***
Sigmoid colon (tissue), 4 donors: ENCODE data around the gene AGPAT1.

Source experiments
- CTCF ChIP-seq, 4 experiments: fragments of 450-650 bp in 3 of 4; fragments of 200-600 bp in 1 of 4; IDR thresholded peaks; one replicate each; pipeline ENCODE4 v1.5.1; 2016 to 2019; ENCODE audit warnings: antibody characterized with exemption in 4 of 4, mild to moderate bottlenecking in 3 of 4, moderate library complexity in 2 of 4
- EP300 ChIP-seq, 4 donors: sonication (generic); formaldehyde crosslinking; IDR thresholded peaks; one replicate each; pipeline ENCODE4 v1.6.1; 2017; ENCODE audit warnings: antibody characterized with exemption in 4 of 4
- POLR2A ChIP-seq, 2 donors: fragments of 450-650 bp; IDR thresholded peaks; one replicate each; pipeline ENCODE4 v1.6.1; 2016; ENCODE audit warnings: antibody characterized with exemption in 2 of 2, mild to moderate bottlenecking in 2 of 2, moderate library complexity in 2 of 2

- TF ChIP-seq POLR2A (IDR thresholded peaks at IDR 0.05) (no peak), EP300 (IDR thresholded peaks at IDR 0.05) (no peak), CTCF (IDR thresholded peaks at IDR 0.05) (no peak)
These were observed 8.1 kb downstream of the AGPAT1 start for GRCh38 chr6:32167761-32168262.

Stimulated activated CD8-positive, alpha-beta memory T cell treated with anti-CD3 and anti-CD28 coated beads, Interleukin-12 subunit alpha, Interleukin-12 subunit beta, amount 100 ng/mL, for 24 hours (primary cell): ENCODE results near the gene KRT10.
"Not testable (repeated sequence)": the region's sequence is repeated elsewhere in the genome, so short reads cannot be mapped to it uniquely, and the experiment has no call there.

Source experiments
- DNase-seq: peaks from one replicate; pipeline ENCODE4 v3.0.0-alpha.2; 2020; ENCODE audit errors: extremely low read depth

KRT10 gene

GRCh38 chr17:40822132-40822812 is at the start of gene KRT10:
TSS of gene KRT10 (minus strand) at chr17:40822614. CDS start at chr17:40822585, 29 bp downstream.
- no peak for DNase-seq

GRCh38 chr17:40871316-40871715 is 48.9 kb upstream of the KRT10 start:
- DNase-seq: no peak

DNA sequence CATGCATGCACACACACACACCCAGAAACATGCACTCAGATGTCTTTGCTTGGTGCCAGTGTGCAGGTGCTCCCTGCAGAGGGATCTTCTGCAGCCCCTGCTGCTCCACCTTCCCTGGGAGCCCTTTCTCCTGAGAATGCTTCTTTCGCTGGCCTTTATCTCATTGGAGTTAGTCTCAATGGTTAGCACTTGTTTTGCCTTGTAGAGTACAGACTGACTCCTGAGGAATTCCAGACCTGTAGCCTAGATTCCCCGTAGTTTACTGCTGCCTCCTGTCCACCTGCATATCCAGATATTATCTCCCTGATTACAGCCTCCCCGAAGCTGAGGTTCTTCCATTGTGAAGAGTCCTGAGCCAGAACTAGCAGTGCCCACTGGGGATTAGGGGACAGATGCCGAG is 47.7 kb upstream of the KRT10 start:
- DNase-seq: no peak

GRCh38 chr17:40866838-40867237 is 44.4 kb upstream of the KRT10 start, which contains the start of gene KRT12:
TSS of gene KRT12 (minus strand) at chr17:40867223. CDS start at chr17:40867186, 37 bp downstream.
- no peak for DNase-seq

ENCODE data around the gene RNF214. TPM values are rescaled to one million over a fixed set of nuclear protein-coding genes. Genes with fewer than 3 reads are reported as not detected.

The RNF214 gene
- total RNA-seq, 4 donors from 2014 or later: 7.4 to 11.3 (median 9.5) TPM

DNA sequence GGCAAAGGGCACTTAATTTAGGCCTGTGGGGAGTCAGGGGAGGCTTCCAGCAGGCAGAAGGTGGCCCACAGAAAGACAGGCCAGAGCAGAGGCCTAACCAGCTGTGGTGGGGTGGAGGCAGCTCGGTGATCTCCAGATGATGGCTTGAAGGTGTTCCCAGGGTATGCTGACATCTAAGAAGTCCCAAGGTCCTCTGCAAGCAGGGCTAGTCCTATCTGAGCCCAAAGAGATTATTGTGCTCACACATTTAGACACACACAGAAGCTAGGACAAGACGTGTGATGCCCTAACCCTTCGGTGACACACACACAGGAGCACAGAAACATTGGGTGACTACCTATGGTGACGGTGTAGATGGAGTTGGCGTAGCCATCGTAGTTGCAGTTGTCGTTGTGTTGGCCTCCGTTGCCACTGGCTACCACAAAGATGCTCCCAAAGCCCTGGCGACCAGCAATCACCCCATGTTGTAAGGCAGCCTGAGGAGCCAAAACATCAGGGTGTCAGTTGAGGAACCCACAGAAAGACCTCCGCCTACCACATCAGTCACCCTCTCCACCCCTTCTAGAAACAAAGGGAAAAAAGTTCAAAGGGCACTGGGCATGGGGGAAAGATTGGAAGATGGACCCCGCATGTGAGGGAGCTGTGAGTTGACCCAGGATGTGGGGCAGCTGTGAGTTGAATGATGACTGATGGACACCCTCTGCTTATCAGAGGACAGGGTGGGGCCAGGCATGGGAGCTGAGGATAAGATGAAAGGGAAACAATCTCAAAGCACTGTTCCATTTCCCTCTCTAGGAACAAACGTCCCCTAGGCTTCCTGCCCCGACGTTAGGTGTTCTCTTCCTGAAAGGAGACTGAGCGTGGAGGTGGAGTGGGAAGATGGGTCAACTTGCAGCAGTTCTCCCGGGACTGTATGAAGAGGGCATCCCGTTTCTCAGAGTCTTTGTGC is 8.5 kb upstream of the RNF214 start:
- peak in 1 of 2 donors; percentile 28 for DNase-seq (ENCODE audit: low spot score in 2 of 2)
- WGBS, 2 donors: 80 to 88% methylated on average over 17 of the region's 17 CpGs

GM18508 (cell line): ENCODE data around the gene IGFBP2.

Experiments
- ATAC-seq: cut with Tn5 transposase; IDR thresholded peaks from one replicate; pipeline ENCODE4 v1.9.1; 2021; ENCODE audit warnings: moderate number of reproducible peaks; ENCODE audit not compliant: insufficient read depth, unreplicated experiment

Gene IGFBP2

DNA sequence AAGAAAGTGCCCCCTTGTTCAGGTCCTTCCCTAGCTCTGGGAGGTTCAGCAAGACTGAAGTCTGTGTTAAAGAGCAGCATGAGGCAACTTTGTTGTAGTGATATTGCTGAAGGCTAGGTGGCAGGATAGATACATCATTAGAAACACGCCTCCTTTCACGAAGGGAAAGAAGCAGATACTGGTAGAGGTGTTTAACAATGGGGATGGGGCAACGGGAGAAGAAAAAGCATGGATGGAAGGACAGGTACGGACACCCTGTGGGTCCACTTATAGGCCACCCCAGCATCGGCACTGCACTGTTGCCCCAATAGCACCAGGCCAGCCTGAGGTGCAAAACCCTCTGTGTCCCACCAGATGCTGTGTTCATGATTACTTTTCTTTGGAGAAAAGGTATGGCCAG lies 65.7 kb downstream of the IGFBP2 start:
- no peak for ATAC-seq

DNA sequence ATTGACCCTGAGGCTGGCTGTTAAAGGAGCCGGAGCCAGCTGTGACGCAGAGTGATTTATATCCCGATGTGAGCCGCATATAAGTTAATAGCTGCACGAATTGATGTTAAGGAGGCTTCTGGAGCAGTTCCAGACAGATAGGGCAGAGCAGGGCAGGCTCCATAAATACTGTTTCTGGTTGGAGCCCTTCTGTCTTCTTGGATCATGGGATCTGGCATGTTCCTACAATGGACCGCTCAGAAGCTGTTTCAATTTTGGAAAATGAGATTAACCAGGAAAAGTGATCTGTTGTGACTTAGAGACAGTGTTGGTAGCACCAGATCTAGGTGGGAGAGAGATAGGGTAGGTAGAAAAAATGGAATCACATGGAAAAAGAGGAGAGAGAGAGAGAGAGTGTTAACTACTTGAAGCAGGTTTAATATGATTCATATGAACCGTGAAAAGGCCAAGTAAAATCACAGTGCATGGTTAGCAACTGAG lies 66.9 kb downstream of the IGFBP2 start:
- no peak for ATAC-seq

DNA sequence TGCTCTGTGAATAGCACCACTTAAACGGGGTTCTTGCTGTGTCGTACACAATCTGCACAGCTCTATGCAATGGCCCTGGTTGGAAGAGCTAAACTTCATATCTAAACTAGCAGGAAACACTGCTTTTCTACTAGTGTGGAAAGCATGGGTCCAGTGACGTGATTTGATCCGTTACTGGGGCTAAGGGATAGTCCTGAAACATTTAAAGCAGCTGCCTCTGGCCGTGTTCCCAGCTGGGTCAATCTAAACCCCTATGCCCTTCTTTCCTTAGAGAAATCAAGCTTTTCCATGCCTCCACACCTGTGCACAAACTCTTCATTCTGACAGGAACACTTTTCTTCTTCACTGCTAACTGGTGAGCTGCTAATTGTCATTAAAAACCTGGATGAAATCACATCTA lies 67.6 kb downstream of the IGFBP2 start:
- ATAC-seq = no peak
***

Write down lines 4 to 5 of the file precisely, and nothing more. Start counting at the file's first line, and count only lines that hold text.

- EP300 ChIP-seq, 4 donors: sonication (generic); formaldehyde crosslinking; IDR thresholded peaks; one replicate each; pipeline ENCODE4 v1.6.1; 2017; ENCODE audit warnings: antibody characterized with exemption in 4 of 4
- POLR2A ChIP-seq, 2 donors: fragments of 450-650 bp; IDR thresholded peaks; one replicate each; pipeline ENCODE4 v1.6.1; 2016; ENCODE audit warnings: antibody characterized with exemption in 2 of 2, mild to moderate bottlenecking in 2 of 2, moderate library complexity in 2 of 2